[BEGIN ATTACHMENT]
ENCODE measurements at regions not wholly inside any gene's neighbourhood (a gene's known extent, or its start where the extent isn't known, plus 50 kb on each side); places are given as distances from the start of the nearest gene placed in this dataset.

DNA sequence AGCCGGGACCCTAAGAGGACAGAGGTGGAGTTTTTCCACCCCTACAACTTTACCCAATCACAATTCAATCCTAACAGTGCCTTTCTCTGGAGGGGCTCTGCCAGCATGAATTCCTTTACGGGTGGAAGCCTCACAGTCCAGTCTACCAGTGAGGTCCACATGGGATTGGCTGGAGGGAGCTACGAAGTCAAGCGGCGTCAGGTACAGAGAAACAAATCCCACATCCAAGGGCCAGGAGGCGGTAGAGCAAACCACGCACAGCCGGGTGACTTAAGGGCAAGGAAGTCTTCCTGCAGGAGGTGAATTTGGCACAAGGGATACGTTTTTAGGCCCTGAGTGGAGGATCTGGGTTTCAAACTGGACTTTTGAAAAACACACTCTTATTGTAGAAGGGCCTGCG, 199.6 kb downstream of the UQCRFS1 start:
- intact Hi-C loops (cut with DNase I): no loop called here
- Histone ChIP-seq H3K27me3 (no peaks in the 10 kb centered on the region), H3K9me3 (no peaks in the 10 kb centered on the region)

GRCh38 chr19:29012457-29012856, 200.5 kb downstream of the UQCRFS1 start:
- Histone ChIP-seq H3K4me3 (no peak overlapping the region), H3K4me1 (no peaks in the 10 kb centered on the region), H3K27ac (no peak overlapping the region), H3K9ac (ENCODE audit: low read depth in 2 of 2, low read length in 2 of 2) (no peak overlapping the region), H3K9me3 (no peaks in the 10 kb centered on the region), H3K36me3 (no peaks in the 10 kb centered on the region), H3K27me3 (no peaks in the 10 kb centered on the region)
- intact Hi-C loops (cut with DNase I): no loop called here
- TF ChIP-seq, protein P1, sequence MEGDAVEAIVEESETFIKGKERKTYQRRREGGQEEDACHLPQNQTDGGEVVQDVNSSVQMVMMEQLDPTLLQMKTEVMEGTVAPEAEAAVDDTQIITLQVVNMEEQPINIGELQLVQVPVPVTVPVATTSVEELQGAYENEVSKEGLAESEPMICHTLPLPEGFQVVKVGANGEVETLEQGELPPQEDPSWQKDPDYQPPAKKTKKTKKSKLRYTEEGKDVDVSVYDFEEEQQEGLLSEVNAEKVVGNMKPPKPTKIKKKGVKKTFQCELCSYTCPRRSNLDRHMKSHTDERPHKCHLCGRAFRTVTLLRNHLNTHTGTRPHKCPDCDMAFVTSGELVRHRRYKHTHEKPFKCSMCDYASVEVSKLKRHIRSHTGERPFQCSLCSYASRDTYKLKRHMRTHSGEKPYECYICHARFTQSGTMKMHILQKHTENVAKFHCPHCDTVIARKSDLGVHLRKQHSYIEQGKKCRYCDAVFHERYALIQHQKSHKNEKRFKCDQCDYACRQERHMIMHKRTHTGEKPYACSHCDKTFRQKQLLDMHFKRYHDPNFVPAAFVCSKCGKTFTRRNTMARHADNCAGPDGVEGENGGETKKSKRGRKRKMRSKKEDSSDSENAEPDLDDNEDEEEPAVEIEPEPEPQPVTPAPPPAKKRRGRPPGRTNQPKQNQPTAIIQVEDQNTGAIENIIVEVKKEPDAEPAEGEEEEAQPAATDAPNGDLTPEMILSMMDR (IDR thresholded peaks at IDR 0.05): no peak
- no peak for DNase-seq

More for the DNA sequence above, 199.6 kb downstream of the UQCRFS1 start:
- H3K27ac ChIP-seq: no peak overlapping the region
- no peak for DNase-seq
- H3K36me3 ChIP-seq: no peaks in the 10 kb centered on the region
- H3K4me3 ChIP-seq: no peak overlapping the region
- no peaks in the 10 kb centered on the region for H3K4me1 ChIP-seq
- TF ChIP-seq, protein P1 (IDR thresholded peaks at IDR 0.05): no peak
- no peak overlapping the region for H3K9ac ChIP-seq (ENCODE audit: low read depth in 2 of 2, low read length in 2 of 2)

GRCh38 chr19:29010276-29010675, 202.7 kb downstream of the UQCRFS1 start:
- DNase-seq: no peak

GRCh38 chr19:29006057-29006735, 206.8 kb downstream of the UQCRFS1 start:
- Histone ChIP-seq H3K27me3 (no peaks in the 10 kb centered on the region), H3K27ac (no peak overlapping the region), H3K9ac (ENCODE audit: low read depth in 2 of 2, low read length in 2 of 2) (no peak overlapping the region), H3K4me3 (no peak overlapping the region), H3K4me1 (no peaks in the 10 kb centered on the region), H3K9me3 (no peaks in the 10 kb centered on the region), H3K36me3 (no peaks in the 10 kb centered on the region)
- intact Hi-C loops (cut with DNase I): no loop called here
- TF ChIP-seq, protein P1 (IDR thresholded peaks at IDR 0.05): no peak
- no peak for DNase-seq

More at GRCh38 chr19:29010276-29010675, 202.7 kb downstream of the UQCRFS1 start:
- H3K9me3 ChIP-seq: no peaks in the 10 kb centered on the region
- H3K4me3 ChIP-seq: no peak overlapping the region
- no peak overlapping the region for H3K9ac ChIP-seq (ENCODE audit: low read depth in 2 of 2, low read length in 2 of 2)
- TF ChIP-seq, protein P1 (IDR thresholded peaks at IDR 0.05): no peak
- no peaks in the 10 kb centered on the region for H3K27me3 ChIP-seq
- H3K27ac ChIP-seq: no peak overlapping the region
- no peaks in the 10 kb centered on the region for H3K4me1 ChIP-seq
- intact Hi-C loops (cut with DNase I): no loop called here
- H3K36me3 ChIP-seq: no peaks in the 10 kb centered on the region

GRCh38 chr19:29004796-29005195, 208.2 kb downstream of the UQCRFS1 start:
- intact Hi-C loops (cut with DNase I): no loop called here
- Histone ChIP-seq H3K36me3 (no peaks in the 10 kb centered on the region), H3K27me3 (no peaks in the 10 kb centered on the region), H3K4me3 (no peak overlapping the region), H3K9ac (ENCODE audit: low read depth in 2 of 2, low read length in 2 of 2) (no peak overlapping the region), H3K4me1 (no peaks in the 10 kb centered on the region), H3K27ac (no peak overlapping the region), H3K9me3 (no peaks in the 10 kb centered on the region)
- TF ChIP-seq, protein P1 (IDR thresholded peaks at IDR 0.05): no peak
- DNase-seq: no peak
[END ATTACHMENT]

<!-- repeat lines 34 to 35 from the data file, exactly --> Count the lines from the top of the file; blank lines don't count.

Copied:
- H3K36me3 ChIP-seq: no peaks in the 10 kb centered on the region

GRCh38 chr19:29004796-29005195, 208.2 kb downstream of the UQCRFS1 start: